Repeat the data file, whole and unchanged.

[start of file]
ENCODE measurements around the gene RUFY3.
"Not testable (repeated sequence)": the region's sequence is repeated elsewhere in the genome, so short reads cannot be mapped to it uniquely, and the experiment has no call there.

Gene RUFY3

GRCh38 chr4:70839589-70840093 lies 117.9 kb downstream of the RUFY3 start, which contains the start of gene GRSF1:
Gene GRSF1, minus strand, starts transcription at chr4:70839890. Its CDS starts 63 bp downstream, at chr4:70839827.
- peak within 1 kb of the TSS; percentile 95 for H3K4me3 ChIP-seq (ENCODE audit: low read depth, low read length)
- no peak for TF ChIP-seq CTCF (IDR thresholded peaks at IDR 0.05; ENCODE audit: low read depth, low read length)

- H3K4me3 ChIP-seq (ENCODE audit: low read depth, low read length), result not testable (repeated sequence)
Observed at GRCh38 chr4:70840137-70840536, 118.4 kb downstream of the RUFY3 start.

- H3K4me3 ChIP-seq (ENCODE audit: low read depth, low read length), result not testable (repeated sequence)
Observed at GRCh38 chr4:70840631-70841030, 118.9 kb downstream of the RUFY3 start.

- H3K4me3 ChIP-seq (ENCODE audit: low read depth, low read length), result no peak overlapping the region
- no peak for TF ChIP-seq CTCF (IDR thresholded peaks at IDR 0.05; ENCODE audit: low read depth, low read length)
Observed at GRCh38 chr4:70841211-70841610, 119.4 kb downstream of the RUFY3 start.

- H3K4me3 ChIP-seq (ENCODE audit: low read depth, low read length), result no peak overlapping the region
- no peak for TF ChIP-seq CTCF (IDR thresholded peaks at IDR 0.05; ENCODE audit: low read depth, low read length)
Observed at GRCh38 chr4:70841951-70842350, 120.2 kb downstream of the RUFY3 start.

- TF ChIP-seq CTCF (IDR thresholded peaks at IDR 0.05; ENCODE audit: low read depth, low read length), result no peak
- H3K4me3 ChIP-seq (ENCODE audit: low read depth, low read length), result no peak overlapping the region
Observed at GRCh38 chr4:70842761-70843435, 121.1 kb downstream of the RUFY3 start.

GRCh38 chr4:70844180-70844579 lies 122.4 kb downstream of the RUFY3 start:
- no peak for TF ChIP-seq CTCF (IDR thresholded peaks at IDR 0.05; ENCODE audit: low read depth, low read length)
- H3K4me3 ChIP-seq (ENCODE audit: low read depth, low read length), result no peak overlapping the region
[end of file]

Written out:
ENCODE measurements around the gene RUFY3.
"Not testable (repeated sequence)": the region's sequence is repeated elsewhere in the genome, so short reads cannot be mapped to it uniquely, and the experiment has no call there.

Gene RUFY3

GRCh38 chr4:70839589-70840093 lies 117.9 kb downstream of the RUFY3 start, which contains the start of gene GRSF1:
Gene GRSF1, minus strand, starts transcription at chr4:70839890. Its CDS starts 63 bp downstream, at chr4:70839827.
- peak within 1 kb of the TSS; percentile 95 for H3K4me3 ChIP-seq (ENCODE audit: low read depth, low read length)
- no peak for TF ChIP-seq CTCF (IDR thresholded peaks at IDR 0.05; ENCODE audit: low read depth, low read length)

- H3K4me3 ChIP-seq (ENCODE audit: low read depth, low read length), result not testable (repeated sequence)
Observed at GRCh38 chr4:70840137-70840536, 118.4 kb downstream of the RUFY3 start.

- H3K4me3 ChIP-seq (ENCODE audit: low read depth, low read length), result not testable (repeated sequence)
Observed at GRCh38 chr4:70840631-70841030, 118.9 kb downstream of the RUFY3 start.

- H3K4me3 ChIP-seq (ENCODE audit: low read depth, low read length), result no peak overlapping the region
- no peak for TF ChIP-seq CTCF (IDR thresholded peaks at IDR 0.05; ENCODE audit: low read depth, low read length)
Observed at GRCh38 chr4:70841211-70841610, 119.4 kb downstream of the RUFY3 start.

- H3K4me3 ChIP-seq (ENCODE audit: low read depth, low read length), result no peak overlapping the region
- no peak for TF ChIP-seq CTCF (IDR thresholded peaks at IDR 0.05; ENCODE audit: low read depth, low read length)
Observed at GRCh38 chr4:70841951-70842350, 120.2 kb downstream of the RUFY3 start.

- TF ChIP-seq CTCF (IDR thresholded peaks at IDR 0.05; ENCODE audit: low read depth, low read length), result no peak
- H3K4me3 ChIP-seq (ENCODE audit: low read depth, low read length), result no peak overlapping the region
Observed at GRCh38 chr4:70842761-70843435, 121.1 kb downstream of the RUFY3 start.

GRCh38 chr4:70844180-70844579 lies 122.4 kb downstream of the RUFY3 start:
- no peak for TF ChIP-seq CTCF (IDR thresholded peaks at IDR 0.05; ENCODE audit: low read depth, low read length)
- H3K4me3 ChIP-seq (ENCODE audit: low read depth, low read length), result no peak overlapping the region